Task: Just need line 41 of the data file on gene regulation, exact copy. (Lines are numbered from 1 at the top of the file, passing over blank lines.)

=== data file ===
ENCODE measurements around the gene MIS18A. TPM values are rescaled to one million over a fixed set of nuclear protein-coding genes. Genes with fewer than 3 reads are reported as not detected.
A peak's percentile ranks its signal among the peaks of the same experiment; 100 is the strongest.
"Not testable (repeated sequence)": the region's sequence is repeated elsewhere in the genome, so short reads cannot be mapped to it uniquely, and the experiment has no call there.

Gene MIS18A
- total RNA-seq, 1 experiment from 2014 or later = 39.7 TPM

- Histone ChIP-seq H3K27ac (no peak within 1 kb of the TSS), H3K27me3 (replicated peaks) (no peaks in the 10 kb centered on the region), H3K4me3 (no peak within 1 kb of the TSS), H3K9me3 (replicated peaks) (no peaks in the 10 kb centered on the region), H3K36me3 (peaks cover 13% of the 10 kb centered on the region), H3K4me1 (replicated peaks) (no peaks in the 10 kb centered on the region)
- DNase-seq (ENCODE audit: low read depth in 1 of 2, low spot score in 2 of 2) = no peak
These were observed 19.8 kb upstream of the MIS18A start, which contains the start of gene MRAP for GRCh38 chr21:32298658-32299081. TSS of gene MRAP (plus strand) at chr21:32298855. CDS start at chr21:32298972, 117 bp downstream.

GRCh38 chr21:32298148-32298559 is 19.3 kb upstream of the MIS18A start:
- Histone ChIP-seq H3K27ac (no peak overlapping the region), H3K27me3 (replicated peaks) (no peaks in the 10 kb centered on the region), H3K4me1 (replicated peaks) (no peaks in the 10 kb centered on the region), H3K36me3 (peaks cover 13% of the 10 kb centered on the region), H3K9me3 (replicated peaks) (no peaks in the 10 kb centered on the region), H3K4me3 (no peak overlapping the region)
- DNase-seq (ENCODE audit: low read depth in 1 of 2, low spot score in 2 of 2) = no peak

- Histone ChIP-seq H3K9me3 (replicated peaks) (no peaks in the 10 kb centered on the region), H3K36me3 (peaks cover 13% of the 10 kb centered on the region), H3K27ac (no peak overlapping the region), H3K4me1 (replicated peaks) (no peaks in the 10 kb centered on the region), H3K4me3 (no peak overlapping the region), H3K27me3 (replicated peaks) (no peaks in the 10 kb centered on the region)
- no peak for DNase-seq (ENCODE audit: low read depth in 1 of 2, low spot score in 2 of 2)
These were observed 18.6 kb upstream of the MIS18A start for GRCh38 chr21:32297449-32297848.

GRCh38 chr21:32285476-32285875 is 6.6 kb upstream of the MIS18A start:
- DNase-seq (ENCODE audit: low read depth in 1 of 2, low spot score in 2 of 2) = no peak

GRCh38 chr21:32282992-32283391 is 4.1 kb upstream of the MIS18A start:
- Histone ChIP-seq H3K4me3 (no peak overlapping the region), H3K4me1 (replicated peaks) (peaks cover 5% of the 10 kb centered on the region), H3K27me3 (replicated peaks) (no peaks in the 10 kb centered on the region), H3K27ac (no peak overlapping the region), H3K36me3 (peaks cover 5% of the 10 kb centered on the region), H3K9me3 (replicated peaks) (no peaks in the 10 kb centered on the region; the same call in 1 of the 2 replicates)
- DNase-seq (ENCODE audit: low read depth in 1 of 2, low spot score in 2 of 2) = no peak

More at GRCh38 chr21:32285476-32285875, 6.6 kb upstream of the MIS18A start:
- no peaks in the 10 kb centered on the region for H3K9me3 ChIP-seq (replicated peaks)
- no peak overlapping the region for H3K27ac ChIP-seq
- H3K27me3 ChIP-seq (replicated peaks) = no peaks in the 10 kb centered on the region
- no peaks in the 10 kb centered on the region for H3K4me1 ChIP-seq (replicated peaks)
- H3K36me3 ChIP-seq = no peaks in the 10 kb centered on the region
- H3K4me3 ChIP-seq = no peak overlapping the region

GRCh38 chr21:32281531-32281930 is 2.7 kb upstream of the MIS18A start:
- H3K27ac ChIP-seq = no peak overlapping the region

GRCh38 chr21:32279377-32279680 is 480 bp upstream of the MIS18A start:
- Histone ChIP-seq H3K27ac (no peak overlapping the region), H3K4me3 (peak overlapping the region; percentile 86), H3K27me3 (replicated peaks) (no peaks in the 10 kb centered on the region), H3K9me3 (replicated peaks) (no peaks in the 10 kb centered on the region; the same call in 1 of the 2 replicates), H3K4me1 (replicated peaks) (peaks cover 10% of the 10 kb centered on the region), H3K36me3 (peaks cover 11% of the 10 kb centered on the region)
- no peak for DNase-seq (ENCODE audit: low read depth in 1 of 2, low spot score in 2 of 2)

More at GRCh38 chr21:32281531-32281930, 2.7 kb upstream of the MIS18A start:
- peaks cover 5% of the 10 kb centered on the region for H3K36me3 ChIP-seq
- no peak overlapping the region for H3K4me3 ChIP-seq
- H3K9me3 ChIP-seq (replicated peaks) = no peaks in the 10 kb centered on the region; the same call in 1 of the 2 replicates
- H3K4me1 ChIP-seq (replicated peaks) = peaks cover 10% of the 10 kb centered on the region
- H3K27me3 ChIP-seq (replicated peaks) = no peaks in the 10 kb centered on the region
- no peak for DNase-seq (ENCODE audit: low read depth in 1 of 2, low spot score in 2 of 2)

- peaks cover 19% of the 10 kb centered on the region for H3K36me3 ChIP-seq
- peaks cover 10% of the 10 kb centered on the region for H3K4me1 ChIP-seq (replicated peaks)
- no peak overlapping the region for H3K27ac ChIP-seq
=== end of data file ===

- no peak overlapping the region for H3K27ac ChIP-seq